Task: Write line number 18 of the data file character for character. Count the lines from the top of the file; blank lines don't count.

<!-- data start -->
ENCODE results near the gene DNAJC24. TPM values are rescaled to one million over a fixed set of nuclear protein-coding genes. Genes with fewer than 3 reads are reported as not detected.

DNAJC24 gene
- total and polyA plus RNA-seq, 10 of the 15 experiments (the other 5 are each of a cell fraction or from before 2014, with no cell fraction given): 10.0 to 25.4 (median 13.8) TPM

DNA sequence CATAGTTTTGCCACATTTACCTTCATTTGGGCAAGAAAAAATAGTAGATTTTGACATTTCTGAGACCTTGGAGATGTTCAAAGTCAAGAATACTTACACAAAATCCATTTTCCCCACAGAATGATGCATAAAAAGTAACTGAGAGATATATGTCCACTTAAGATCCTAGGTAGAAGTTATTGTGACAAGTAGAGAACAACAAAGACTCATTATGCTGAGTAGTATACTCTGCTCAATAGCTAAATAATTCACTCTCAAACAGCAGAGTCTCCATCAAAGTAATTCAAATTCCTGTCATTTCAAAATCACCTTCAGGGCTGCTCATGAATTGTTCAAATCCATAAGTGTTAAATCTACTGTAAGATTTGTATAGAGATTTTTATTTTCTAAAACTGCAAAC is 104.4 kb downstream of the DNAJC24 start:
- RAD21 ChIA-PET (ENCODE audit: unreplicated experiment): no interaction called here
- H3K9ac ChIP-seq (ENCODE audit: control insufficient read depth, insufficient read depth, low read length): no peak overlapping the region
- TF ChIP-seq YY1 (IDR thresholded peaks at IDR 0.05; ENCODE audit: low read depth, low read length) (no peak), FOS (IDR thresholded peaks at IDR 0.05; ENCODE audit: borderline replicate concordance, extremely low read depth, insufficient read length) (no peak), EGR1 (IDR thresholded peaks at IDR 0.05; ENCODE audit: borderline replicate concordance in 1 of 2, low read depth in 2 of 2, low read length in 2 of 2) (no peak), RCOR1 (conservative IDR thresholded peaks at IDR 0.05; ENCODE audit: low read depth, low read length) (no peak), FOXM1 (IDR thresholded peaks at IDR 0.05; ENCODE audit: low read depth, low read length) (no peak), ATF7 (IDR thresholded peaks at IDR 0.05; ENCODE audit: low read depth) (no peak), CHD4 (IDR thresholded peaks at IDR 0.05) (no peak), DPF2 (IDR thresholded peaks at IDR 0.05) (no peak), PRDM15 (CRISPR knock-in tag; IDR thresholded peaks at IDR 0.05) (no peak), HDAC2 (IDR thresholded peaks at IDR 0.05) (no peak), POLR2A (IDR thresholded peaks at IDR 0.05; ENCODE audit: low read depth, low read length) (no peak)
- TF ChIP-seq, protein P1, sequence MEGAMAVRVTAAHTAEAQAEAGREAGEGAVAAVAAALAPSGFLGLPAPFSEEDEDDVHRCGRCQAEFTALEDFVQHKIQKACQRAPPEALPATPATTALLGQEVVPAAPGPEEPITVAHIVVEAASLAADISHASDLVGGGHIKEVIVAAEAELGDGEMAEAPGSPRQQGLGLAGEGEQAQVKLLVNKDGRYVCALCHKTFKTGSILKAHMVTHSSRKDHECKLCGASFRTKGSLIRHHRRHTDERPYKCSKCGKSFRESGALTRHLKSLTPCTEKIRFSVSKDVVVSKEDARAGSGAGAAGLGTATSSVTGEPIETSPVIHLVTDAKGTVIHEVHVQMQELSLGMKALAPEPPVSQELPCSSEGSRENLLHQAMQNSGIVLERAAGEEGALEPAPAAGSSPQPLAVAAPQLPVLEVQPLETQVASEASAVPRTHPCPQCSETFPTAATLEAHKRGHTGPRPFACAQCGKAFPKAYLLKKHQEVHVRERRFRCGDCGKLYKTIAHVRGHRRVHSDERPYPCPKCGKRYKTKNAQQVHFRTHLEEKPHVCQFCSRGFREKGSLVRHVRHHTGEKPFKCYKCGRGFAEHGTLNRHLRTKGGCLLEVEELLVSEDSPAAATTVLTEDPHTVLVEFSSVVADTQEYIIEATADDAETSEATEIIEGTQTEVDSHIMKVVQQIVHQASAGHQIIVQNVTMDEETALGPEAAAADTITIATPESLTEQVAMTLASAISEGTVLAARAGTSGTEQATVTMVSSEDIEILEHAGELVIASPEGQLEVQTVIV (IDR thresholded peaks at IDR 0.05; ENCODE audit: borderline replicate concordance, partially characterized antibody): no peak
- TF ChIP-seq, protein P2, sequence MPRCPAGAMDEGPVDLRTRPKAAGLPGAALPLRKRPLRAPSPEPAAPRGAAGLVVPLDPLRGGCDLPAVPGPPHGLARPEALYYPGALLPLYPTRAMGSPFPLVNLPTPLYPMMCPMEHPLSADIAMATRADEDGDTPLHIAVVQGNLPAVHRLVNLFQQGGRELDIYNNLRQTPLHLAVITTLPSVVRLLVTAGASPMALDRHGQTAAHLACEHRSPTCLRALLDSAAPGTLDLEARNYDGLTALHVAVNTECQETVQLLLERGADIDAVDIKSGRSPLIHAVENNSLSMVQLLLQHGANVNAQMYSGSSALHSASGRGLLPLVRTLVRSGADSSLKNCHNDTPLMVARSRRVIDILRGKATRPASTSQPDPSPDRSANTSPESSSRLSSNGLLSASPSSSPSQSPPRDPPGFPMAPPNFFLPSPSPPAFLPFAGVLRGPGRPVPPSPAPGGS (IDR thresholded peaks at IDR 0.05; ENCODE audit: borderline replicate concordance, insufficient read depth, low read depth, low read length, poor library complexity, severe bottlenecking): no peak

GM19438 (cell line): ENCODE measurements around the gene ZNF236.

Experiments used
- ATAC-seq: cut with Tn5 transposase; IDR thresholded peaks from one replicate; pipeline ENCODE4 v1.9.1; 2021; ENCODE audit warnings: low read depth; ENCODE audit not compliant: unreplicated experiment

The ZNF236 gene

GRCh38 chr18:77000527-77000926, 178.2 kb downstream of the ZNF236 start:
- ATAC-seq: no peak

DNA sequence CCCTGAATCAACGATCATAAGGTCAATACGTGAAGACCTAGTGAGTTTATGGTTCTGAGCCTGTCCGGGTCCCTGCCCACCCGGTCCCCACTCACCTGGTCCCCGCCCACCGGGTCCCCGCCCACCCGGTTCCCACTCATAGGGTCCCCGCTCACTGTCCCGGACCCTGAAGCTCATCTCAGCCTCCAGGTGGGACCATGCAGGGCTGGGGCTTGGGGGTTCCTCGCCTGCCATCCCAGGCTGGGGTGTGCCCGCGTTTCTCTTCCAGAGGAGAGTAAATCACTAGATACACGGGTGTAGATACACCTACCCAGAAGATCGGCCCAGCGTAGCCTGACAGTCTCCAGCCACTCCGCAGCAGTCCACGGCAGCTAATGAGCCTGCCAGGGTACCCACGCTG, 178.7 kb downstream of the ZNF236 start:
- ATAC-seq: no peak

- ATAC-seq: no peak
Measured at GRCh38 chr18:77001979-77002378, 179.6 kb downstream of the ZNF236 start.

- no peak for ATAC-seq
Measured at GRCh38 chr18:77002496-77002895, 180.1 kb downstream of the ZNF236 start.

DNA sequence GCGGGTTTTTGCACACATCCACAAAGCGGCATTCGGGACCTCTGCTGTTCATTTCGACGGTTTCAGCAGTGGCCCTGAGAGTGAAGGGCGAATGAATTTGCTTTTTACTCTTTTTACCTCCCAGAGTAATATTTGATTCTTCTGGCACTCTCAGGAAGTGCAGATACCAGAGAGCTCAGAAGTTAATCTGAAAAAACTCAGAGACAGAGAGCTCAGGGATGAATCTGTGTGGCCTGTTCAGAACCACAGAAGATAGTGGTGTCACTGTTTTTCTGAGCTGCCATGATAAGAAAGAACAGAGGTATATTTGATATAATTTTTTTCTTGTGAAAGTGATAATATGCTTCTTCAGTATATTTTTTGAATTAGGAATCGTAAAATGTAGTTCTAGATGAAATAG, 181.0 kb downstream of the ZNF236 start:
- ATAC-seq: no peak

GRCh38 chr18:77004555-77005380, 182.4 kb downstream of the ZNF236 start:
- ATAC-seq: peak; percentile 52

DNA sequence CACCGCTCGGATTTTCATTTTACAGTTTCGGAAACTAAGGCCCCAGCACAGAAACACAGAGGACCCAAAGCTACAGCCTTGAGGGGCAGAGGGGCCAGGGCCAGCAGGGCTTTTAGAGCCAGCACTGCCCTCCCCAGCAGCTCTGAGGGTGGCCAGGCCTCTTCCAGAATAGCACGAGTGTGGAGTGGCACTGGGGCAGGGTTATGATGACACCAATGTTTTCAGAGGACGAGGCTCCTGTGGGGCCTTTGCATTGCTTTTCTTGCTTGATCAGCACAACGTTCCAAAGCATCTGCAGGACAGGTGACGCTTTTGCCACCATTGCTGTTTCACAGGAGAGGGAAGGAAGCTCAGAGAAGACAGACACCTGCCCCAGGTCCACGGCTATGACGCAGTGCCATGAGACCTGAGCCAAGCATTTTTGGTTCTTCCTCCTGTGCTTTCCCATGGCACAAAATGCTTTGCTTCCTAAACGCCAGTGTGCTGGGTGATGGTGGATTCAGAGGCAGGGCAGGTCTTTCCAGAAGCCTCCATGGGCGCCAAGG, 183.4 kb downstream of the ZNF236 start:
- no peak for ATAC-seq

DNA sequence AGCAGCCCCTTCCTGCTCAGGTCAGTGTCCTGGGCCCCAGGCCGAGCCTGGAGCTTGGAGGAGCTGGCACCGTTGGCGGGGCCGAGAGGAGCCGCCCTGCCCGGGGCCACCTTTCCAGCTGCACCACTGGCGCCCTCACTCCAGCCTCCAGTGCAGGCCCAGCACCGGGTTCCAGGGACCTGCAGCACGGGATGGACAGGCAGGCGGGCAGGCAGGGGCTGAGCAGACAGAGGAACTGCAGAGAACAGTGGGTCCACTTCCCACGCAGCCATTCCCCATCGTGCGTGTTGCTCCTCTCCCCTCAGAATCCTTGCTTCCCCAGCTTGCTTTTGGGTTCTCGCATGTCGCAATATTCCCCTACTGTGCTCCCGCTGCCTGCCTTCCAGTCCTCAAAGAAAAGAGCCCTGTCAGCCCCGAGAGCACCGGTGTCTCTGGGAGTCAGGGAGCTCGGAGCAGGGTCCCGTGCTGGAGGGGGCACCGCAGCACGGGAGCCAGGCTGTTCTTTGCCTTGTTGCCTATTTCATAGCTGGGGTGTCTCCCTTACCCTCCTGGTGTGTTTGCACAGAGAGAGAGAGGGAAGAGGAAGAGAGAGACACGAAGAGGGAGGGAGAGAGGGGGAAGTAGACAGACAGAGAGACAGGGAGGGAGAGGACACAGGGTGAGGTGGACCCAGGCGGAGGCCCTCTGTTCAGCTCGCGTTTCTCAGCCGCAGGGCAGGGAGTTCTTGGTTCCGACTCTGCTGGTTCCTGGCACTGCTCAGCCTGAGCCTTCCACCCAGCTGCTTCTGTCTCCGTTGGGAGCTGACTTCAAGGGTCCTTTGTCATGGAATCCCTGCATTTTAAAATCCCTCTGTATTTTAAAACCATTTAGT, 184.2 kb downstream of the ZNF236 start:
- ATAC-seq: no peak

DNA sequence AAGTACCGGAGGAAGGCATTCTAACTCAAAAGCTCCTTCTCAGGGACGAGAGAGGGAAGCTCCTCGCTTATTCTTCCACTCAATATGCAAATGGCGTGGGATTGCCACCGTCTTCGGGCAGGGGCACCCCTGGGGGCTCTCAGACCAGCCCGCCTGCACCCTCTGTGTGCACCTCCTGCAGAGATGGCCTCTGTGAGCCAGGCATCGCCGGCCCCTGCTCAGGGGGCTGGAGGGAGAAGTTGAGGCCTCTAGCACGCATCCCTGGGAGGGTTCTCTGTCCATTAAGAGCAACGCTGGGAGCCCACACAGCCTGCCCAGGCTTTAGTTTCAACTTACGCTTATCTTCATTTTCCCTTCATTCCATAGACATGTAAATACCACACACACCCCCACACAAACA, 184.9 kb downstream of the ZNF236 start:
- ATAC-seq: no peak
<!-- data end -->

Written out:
- ATAC-seq: no peak